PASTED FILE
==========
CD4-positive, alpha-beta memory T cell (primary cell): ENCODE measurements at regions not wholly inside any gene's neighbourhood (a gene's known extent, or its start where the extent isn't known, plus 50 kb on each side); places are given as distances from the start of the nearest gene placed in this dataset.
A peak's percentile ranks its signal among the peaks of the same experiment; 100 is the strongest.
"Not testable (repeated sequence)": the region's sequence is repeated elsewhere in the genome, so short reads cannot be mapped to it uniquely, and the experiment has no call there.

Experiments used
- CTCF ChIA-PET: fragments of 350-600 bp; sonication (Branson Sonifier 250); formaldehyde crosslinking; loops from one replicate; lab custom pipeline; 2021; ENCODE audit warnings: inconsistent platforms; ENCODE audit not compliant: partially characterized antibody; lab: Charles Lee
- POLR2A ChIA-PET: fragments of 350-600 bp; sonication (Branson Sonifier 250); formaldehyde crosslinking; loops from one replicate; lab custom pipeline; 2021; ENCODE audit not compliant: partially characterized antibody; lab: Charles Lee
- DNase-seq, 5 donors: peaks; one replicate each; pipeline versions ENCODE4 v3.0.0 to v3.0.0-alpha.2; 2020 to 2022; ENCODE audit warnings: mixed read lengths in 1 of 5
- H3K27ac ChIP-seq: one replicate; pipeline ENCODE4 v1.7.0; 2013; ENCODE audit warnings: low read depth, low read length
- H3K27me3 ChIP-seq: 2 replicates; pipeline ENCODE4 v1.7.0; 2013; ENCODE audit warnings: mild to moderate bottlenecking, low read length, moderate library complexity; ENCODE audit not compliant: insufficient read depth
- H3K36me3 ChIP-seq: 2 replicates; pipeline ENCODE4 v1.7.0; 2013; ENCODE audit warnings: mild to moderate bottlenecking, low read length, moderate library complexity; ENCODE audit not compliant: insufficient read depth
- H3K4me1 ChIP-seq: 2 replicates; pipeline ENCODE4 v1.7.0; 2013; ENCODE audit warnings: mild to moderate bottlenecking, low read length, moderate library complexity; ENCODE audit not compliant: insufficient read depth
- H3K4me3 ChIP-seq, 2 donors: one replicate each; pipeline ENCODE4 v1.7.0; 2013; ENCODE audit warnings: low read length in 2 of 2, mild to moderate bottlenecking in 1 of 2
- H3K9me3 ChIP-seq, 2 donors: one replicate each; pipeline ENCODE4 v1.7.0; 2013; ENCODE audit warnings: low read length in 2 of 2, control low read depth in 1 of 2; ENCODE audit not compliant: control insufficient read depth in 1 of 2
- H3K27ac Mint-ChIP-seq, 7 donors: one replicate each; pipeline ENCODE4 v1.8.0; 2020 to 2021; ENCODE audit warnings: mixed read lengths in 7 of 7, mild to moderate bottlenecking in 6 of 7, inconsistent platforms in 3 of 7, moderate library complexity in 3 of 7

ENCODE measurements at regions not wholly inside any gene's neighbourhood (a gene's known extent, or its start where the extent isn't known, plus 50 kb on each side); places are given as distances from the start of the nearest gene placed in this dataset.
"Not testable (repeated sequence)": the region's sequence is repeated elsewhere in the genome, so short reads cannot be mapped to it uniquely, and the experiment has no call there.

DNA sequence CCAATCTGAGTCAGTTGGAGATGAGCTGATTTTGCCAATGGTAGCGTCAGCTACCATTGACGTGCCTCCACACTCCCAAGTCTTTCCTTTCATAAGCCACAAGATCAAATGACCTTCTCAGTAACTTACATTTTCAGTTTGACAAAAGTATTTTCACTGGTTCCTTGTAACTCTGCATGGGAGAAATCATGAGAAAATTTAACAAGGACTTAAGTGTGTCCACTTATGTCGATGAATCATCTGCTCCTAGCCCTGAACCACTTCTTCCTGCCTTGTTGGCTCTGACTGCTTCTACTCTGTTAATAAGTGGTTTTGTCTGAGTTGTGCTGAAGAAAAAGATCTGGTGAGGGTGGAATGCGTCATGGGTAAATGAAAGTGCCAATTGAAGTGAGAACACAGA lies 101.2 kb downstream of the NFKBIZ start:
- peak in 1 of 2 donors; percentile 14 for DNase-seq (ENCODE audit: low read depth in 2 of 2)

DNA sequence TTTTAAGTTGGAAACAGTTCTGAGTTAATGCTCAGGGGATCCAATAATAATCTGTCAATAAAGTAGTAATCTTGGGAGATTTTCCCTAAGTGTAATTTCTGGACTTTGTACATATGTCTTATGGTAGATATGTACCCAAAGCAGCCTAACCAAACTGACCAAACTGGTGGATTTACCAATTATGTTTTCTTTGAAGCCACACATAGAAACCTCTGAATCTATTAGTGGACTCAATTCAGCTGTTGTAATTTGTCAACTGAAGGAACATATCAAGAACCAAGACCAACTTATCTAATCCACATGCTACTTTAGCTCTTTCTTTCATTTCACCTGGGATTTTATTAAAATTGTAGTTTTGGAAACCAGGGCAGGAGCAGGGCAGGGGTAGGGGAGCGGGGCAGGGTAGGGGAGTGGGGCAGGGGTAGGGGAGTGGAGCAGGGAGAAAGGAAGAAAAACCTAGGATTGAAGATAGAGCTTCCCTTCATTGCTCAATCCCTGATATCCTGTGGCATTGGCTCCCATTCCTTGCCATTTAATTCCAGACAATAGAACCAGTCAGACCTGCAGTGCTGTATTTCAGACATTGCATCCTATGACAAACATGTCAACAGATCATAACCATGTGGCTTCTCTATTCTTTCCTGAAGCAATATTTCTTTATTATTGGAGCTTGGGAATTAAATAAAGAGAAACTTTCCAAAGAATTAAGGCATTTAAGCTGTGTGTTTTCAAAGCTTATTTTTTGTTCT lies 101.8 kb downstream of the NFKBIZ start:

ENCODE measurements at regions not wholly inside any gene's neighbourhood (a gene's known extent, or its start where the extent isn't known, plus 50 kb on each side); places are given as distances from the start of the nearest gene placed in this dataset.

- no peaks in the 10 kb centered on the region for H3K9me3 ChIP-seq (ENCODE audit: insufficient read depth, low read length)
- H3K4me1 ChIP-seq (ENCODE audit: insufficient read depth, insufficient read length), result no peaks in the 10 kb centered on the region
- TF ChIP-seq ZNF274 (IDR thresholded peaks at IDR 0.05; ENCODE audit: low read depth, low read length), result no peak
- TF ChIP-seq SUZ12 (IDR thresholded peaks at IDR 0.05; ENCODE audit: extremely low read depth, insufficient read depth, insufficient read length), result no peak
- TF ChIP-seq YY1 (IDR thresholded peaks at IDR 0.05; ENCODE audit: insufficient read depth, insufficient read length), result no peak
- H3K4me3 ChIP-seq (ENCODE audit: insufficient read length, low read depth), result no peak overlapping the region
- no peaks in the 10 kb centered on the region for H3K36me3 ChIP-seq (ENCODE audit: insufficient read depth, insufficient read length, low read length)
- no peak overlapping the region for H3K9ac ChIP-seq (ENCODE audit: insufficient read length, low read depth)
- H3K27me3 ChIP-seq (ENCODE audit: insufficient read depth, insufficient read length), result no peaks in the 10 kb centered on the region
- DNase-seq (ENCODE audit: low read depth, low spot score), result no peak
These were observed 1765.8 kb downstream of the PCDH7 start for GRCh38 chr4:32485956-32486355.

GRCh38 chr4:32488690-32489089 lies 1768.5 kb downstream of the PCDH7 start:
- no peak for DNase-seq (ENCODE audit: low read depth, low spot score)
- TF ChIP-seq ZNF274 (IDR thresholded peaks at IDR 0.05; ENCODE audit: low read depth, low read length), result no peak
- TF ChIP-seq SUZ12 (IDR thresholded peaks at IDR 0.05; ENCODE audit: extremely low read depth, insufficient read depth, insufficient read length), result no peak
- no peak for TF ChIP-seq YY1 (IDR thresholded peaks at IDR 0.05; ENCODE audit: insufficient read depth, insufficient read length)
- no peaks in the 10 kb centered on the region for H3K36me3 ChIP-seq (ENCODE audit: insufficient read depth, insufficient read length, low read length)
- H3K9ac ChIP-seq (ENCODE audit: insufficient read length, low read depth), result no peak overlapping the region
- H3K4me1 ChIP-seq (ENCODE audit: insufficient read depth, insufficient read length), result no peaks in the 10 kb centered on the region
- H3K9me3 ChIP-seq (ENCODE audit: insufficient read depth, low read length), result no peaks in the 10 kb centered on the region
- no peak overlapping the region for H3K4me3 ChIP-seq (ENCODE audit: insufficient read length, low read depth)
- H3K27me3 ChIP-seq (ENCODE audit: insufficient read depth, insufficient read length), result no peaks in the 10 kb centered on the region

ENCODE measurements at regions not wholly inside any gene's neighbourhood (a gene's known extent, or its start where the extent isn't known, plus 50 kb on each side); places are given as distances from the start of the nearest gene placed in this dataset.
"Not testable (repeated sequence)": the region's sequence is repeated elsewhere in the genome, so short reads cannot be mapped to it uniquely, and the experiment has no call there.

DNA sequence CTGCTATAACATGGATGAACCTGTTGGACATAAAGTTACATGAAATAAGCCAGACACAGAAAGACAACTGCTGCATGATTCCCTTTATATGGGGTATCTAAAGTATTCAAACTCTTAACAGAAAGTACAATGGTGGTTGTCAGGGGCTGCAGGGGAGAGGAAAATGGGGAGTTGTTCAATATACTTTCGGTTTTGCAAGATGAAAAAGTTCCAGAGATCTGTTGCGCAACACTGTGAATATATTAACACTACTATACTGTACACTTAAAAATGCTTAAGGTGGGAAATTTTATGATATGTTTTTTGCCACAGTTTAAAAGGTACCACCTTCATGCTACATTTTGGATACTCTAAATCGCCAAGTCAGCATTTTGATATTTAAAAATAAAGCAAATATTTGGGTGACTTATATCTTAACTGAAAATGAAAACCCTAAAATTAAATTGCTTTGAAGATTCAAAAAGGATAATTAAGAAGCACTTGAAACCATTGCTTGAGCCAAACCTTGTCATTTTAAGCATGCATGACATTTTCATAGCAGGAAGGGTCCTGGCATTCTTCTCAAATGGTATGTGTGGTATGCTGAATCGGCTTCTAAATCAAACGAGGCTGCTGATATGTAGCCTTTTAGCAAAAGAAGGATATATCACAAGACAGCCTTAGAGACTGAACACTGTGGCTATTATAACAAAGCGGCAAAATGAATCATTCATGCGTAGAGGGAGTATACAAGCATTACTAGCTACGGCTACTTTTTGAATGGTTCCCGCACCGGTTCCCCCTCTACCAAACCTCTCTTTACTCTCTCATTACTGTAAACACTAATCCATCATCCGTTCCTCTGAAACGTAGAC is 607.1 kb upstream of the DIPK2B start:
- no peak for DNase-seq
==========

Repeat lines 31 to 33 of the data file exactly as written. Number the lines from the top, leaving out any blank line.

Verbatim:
These were observed 1765.8 kb downstream of the PCDH7 start for GRCh38 chr4:32485956-32486355.

GRCh38 chr4:32488690-32489089 lies 1768.5 kb downstream of the PCDH7 start:
- no peak for DNase-seq (ENCODE audit: low read depth, low spot score)